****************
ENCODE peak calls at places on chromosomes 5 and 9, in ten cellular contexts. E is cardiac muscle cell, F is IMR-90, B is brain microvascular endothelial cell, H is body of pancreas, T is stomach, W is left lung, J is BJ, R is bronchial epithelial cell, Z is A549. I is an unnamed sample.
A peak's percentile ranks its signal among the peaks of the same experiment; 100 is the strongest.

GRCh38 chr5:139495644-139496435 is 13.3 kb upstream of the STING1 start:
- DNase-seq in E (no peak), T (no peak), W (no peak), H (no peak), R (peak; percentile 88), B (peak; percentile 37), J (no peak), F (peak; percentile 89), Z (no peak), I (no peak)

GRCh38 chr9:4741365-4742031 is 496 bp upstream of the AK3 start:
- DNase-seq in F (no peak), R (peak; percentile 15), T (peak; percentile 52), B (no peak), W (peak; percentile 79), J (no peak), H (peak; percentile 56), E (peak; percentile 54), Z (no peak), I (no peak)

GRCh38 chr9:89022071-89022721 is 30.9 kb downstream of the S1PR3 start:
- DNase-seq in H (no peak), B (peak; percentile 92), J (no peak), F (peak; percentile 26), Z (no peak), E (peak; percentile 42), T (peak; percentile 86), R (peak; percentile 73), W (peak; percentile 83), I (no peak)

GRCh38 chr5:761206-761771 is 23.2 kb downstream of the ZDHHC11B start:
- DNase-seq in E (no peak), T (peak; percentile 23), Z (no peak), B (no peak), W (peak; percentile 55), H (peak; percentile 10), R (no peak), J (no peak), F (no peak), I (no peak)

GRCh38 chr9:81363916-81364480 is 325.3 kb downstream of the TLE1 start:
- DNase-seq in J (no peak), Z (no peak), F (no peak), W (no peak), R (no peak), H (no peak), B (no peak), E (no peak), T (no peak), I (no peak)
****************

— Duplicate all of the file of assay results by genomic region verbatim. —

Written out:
ENCODE peak calls at places on chromosomes 5 and 9, in ten cellular contexts. E is cardiac muscle cell, F is IMR-90, B is brain microvascular endothelial cell, H is body of pancreas, T is stomach, W is left lung, J is BJ, R is bronchial epithelial cell, Z is A549. I is an unnamed sample.
A peak's percentile ranks its signal among the peaks of the same experiment; 100 is the strongest.

GRCh38 chr5:139495644-139496435 is 13.3 kb upstream of the STING1 start:
- DNase-seq in E (no peak), T (no peak), W (no peak), H (no peak), R (peak; percentile 88), B (peak; percentile 37), J (no peak), F (peak; percentile 89), Z (no peak), I (no peak)

GRCh38 chr9:4741365-4742031 is 496 bp upstream of the AK3 start:
- DNase-seq in F (no peak), R (peak; percentile 15), T (peak; percentile 52), B (no peak), W (peak; percentile 79), J (no peak), H (peak; percentile 56), E (peak; percentile 54), Z (no peak), I (no peak)

GRCh38 chr9:89022071-89022721 is 30.9 kb downstream of the S1PR3 start:
- DNase-seq in H (no peak), B (peak; percentile 92), J (no peak), F (peak; percentile 26), Z (no peak), E (peak; percentile 42), T (peak; percentile 86), R (peak; percentile 73), W (peak; percentile 83), I (no peak)

GRCh38 chr5:761206-761771 is 23.2 kb downstream of the ZDHHC11B start:
- DNase-seq in E (no peak), T (peak; percentile 23), Z (no peak), B (no peak), W (peak; percentile 55), H (peak; percentile 10), R (no peak), J (no peak), F (no peak), I (no peak)

GRCh38 chr9:81363916-81364480 is 325.3 kb downstream of the TLE1 start:
- DNase-seq in J (no peak), Z (no peak), F (no peak), W (no peak), R (no peak), H (no peak), B (no peak), E (no peak), T (no peak), I (no peak)